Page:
Science

The Benefits Of Natural Light To Your Health [INFOGRAPHIC]

Regardless of how far light technology has progressed, as humans we are biologically hardwired to benefit from daylight exposure. Due to such advancements we are no longer experiencing the day and night cycles our ancestors were so used to, which in turn has raised issues such as SAD, vitamin deficiency and even insomnia. Showcasing an in-depth infographic on the benefits of brightening up your home with natural light, this guest post by Cool Shutters will have you craving more natural light in your very own day-to-day lives.

Get The Timeless Reading eBook in PDF

Get the entire 10-part series on Timeless Reading in PDF. Save it to your desktop, read it on your tablet, or email to your colleagues.

Q1 hedge fund letters, conference, scoops etc, Also read Lear Capital:

Benefits Of Natural Light

Natural Light vs Artificial Light

To best understand the various ways you can let more light into your home, it’s important to understand the differences between natural and artificial light.

Natural light is produced by the sun and radiates a full spectrum of colours, whilst artificial light derives from fluorescent tubes, LEDs and bulbs. Artificial light is of course man-made, it is not always able to emit the full colour spectrum, which in turn does not allow your body to synthesise vitamin D and is not ample enough for plant growth.

From an economical perspective, artificial light has a huge advantage, especially for spaces where natural light is scarce. Incandescent light is the closest to natural light in terms of lux, however it also happens to release 90% of its energy as wasted heat – with the remaining 10% released as light.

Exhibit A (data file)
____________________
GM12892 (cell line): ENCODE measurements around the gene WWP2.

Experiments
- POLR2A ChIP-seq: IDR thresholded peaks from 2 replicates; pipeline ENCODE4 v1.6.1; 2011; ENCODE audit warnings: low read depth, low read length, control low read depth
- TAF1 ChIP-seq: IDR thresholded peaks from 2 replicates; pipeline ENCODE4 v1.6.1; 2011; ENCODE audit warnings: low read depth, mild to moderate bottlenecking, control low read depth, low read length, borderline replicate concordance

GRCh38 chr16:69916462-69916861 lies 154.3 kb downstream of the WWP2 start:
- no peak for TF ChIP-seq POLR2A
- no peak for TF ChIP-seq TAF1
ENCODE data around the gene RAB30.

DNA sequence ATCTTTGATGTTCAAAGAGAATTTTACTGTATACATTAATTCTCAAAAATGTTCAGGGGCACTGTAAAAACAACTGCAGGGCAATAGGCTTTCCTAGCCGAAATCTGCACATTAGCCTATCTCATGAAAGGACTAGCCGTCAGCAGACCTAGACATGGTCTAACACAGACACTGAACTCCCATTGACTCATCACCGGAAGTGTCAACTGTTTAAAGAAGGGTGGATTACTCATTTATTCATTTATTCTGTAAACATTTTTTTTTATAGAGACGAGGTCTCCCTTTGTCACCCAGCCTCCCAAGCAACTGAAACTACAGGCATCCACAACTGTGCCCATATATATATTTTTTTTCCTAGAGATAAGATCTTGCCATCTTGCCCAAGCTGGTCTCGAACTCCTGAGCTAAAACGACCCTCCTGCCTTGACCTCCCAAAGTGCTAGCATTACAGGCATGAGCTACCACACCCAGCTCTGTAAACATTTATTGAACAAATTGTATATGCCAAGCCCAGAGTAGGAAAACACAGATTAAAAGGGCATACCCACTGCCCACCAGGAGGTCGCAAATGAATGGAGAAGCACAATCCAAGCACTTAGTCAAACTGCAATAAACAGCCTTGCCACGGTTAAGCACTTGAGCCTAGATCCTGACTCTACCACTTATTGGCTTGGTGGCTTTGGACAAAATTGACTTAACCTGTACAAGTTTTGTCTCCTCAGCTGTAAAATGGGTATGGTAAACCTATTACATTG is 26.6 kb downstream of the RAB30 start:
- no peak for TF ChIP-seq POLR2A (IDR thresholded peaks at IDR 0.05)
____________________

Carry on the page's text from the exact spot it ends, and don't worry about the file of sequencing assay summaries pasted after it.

Blue light

Sunlight contains what we see as ‘Visible Light’ – which is made up of red, orange, yellow, green and blue light rays. This is also known as ‘white light’ or sunlight. Blue light is the shortest, highest energy wavelength on the electromagnetic spectrum and is also known as High Energy Visible (HEV) light.

Unfortunately our eyes aren’t adept at blocking blue light, as they reach all the way through back to the retina and are responsible for a variety of health-related issues after prolonged exposure:

  • Eyestrain
  • Physical and mental fatigue
  • Headaches
  • Increased risk of depression
  • Disruptions to circadian rhythms
  • May lead to age-related macular degeneration
  • Increased risk of diabetes, heart disease and obesity

Despite the negative reputation to prolonged blue light exposure, there are a surprising number of health benefits to be aware of:

  • Improves memory and cognitive function
  • Boosts alertness
  • May elevate mood
  • May help regulate/fine-tune circadian rhythms when there is a lack of natural light (with help from a professional).

A hormone known as melatonin is responsible for our sleep and wakefulness. It hits peak levels in darkness (especially during night time), hence why there has been links to decreased melatonin production when using a phone or laptop close to bed time.

Health Benefits Of Natural Light

We are built to be exposed to regular levels of natural light. To coincide with daily sunrise, our circadian rhythms are designed to respond and adapt to sunlight – but the benefits of natural light don’t just stop with a good night’s sleep:

Increases Vitamin D synthesis